Breakdown of HECM Costs

Blog content updated on 11/11/2021

Concerned about cost? A Home Equity Conversion Mortgage (HECM) is more affordable than you think.

If you’re age 62 or older and your house is one of your largest assets, a HECM (commonly known as a reverse mortgage) could be the missing piece to a retirement plan that helps you meet your financial goals—and live the life you imagined.

An untapped financial resource for many retirees.

For many of today’s older adults, their largest retirement asset is indeed their home. In fact, according to the National Reverse Mortgage Lenders Association, total home equity for America’s homeowners age 62 and older reached a record $9.23 trillion during the fourth quarter of 2020. The average amount of home equity for senior homeowners age 65+ is $143,500.1

Sadly, many simply disregard home equity as part of their overall retirement plan. As a result, they miss out on an important source of retirement funding that could help improve their cash flow—and avoid depleting their savings and invested assets.

A closer look at the costs associated with a HECM.

Part of the reason so many seniors ignore this useful option may be that there are a number of common misconceptions about the program—one of which, is that it’s way too expensive as compared to other financial options. However, in many cases, it’s more affordable than you may think.

Mortgage loan origination costs and interest rates are comparable to traditional mortgages. There will be FHA insurance costs that some forward mortgages don’t require, but the benefits help outweigh this cost. Lender closing costs and fees can be financed into the loan—this reduces the net amount available to you somewhat—but the fact is, reverse mortgages don’t require large out-of-pocket expenses.

The costs associated with a reverse mortgage generally fall into four categories:

Origination Fee: This is charged by the reverse mortgage lender for processing the loan. A lender can charge $2,500 or 2% of the first $200,000 of your home’s value plus 1% of the amount over $200,000, whichever is greater. HECM origination fees are capped at $6,000.

Mortgage Insurance Cost: Mortgage insurance costs are unique to the FHA insured loan products. HUD guidelines require that all HECM borrowers purchase reverse mortgage insurance, which gives you the important non-recourse protections.

Third-Party Closing Costs: This represents a number of necessary services, and most are similar to the closing costs of a traditional mortgage. These can include home appraisal costs, credit checks, and any costs related to title insurance. There is also a fee associated with the FHA-mandated counseling session, which typically runs anywhere from $125 to $200—but is critical to ensure that you understand the program and your responsibilities, and that the loan is a good option for you.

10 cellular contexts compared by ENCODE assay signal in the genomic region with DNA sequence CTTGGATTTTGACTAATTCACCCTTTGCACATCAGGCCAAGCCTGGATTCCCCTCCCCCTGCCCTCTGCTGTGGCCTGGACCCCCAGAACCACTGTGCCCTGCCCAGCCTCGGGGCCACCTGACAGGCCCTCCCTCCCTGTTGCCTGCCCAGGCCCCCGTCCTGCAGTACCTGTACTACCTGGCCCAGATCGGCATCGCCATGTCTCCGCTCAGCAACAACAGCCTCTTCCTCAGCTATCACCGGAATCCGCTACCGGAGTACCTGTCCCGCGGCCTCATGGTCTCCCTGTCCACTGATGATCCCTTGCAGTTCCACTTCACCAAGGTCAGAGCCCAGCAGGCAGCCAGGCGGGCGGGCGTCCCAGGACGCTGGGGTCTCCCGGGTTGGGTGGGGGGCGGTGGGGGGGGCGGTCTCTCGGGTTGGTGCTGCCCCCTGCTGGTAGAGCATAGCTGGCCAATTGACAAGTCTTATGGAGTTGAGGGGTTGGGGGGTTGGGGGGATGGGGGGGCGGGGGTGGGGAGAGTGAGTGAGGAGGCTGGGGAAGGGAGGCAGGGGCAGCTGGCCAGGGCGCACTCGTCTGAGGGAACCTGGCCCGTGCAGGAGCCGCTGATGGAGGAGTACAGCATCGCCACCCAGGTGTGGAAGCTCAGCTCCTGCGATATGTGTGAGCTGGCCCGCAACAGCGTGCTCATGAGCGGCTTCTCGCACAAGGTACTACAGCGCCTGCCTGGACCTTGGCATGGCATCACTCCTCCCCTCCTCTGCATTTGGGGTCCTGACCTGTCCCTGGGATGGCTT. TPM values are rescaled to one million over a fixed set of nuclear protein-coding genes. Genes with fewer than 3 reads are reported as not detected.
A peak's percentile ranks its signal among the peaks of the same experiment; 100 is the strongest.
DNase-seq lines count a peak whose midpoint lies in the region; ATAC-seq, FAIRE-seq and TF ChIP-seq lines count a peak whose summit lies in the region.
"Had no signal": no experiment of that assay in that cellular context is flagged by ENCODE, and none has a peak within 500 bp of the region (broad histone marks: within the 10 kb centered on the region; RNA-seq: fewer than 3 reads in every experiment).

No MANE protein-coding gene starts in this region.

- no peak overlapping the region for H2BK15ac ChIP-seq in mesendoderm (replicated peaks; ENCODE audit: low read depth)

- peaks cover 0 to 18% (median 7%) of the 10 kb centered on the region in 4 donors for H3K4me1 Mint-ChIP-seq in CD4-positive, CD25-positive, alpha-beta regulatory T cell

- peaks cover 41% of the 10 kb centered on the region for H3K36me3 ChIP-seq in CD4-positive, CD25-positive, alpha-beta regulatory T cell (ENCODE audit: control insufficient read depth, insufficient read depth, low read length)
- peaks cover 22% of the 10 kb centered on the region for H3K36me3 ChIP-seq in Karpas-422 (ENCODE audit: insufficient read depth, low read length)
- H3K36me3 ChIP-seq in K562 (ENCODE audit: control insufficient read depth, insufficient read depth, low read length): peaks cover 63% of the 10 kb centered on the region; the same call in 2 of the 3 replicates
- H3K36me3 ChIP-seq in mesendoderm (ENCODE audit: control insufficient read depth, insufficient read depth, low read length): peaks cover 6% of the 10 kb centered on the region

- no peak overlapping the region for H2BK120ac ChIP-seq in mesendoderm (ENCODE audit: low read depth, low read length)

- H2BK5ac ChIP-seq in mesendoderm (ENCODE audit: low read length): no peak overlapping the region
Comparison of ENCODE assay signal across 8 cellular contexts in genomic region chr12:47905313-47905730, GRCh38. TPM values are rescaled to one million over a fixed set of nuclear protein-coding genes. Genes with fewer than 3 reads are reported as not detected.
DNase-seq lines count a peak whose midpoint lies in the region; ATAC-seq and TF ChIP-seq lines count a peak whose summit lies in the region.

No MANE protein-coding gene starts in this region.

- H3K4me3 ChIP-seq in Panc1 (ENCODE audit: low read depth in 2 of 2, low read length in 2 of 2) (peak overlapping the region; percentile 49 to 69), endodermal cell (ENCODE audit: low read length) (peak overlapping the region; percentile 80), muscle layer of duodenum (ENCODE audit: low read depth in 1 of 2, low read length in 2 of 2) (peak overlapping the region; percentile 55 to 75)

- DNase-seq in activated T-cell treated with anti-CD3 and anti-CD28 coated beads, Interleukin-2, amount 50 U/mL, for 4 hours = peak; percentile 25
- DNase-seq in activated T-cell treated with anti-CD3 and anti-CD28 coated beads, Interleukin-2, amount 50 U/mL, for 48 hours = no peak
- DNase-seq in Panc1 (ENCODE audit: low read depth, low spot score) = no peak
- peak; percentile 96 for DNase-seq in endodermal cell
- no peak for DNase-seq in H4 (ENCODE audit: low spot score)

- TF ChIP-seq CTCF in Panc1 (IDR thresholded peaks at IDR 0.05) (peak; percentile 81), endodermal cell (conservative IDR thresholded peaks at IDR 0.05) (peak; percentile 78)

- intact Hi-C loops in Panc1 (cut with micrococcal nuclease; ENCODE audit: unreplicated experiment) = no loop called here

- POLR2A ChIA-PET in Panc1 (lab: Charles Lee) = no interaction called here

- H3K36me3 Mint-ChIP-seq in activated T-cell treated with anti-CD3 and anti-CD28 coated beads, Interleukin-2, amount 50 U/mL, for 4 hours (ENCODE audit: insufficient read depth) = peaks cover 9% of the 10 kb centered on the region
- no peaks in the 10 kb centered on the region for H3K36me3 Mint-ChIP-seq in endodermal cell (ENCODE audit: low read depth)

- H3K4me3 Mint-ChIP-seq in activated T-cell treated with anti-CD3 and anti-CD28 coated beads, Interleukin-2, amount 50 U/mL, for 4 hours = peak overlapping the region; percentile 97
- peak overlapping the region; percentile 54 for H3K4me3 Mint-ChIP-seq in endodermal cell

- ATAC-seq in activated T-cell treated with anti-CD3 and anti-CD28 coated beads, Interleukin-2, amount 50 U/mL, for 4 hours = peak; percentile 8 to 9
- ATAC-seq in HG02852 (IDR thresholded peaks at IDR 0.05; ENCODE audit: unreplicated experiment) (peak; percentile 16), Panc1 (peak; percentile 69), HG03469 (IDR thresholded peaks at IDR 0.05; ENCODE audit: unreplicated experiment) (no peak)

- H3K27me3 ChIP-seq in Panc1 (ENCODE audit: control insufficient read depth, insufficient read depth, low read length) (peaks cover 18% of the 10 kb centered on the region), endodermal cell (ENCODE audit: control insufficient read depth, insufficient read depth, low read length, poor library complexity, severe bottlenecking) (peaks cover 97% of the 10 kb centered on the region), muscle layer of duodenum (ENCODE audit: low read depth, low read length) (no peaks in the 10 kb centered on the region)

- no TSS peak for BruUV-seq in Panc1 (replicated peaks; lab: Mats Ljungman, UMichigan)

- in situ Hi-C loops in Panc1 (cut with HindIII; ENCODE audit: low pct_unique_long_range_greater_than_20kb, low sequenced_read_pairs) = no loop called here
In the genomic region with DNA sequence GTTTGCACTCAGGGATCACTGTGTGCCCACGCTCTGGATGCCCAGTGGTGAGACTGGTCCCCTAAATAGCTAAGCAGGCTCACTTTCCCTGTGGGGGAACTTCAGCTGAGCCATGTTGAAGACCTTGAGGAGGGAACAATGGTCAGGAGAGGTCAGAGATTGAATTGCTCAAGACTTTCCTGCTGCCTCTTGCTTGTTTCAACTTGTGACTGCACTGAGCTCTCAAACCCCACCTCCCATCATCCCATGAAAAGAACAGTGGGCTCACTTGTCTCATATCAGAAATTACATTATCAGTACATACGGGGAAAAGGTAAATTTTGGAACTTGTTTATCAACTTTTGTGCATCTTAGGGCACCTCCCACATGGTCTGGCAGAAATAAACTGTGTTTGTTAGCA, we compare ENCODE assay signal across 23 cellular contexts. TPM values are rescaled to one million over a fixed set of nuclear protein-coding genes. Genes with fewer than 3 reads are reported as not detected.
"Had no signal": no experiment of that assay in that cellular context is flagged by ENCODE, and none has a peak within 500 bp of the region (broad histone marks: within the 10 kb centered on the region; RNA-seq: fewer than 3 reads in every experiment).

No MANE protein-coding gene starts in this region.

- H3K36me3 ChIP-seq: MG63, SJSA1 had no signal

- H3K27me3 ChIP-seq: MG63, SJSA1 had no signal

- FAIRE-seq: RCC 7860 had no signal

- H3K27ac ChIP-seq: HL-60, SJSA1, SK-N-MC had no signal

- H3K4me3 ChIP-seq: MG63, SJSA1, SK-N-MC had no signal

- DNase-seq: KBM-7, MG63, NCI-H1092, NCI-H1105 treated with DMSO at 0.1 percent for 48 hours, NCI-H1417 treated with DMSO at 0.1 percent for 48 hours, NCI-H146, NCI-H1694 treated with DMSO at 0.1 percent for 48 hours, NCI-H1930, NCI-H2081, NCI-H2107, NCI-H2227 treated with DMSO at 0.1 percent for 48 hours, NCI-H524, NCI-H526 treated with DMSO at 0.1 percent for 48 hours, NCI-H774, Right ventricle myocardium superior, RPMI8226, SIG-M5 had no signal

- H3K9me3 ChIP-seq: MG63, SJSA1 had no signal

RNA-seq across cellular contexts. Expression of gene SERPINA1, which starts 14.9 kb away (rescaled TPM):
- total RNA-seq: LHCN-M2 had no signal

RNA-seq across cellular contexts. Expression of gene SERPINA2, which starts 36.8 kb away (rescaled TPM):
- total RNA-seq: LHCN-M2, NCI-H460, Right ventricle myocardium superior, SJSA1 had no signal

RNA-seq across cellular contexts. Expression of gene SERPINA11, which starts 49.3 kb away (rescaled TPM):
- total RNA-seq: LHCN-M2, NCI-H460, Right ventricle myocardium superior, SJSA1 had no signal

Servicing Fees: Lenders or their agents perform services over the life of the loan, like sending account statements, disbursing loan proceeds, and making sure that you keep up with loan requirements, such as paying real estate taxes and insurance premiums. This is a monthly fee that runs about $30-$35, depending on the terms of the loan. At closing, the lender sets aside the servicing fee and deducts it from your available funds. Each month, the servicing fee is added to your loan balance, or it can be included in the interest rate.

Many of these fees can be financed from the proceeds of the reverse mortgage loan itself, and repaid later with interest. And often, there are additional lender credits available to reduce these costs. That’s why it’s important for you to shop around with different lenders to help you find the best offer.

Maximizing your proceeds with a HECM loan.

With today’s low interest rates, strong home values, and special Longbridge Financial pricing, now is a particularly good time to take a look at home equity options. It’s a great opportunity to get the most out of a reverse mortgage to help increase your cashflow—and decrease the stress of financial worries in retirement.

To learn more about reverse mortgages, talk to the experts at Longbridge at 855-523-4326—or fill out the form on this page for a free info kit.


  1. Joint Center For Housing Studies, 2018.

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